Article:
Ethiopia’s Amhara Seizes Disputed Territory Amid Tigray War

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An internal conflict in Ethiopia is being used to settle a long-standing territorial dispute between two of its northern states.

Forces from the Amhara region took control of several areas in Tigray after backing federal troops that staged an incursion into its neighbor’s territory, said Gizachew Muluneh, a spokesman for the Amhara government. Fighting has continued in Tigray since Prime Minister Abiy Ahmed ordered the army to retaliate after forces loyal to Tigray’s ruling party attacked a military camp in November.

The land “was taken by force and now has been returned by force,” Gizachew said. “Although it wasn’t our original objective, it happened by default.”

The Amhara, one of Ethiopia’s two biggest ethnic groups, claim the disputed territory falls under their jurisdiction. They were forced to relinquish authority in 1991 after a Tigray Peoples Liberation Front-led alliance seized control of the country and reconfigured it into nine semi-autonomous states. A 10th state was established last year.

Abiy’s administration has approved the reincorporation of the disputed territories, including the Welkait, Tegede, Humera, Telemte and Raya districts, into Amhara, according to Gizachew. A ruling is now awaited from the House of Federation to legalize the process, and in the interim Amhara will administer the areas, he said.

Occupy Land

Calls to the Speaker of the House of Federation, Adan Farah, went unanswered. Redwan Hussein, spokesman for the government task force, and Billene Seyoum, Abiy’s spokeswoman, declined to comment.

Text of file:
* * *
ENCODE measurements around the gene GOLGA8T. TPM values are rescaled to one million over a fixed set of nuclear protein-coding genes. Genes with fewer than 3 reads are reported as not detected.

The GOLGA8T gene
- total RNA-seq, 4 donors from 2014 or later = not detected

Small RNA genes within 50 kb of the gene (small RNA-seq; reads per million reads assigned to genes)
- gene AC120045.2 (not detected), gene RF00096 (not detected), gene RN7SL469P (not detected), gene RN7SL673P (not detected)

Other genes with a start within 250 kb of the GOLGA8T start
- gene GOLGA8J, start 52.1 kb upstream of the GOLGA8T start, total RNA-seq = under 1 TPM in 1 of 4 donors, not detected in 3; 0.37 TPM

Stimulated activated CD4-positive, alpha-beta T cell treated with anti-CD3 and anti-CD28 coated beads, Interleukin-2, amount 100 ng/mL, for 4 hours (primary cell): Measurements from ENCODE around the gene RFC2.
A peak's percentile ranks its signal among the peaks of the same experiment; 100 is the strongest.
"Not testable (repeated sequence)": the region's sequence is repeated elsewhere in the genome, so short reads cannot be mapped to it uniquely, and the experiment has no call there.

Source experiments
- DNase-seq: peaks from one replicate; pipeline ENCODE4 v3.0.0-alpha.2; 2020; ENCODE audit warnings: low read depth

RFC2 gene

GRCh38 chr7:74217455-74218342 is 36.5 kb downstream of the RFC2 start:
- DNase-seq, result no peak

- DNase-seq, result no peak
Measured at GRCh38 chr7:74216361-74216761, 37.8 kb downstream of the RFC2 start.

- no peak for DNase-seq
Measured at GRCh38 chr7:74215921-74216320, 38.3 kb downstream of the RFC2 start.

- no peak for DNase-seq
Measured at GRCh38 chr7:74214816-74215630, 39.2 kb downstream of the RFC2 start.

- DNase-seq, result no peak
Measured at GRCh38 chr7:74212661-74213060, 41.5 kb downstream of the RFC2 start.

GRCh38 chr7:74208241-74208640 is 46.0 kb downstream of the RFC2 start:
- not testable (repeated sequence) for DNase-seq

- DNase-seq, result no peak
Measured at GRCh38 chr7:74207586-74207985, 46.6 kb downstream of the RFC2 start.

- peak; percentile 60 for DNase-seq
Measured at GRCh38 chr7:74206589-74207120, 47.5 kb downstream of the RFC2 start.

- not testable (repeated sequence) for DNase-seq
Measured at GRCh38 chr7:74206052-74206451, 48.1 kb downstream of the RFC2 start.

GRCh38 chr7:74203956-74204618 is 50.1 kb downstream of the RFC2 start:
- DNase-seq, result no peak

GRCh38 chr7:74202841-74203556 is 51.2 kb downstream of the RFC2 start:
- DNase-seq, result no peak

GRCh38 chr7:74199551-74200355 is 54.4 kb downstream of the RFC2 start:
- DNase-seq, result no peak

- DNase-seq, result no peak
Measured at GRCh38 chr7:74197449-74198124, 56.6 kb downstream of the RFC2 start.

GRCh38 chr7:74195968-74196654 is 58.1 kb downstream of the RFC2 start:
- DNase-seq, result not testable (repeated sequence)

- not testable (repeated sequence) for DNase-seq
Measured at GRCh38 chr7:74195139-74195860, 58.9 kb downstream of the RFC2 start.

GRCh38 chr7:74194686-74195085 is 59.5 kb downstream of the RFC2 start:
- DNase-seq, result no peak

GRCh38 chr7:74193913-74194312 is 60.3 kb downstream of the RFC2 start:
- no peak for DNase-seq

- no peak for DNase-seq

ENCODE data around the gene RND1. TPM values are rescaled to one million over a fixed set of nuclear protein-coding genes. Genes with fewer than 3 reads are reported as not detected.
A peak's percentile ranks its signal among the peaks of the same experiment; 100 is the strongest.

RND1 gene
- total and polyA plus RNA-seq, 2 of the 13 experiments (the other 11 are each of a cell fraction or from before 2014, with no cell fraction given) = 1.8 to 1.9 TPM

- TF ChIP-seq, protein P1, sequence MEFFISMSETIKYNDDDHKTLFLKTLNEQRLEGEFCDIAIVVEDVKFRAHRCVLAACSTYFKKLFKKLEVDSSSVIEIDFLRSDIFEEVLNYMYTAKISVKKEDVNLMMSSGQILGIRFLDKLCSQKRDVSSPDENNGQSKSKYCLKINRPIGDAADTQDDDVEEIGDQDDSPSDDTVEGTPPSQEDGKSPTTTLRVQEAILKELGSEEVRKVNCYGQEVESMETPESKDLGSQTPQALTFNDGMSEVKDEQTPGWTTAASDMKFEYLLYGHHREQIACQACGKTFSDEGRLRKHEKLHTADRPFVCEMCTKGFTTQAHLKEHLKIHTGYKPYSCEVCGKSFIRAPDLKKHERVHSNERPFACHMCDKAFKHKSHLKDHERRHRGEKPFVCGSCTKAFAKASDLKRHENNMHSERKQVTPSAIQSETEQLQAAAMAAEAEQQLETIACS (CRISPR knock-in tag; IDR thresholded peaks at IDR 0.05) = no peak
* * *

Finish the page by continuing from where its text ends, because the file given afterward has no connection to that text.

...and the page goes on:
Abraha Desta, a member of the Tigray interim administration appointed by Abiy after the incursion, objected to a redetermination of the borders. In a Facebook post, he called on the government “to stop the atrocities committed by the Amhara special forces who took advantage of the security gap” to “invade and forcibly occupy our land.”

Tens of thousands of people have left the disputed territory. U.S. Secretary of State Antony Blinken told Congress last week that they were forcibly displaced in a campaign that amounted to ethnic cleansing -- an allegation Ethiopia’s government dismissed as “spurious.”

Aid agencies working in the region confirmed that bus-loads of Tigrayans were forcefully removed from parts of western Tigray, many had been killed, and homes, businesses and farms were looted and destroyed.

Ethiopia’s Ambassador to Kenya, Meles Alem, told reporters on Tuesday that humanitarian assistance has been delivered in most of Tigray. He also rejected a Médecins Sans Frontières report that most health facilities in the region weren’t functioning normally.

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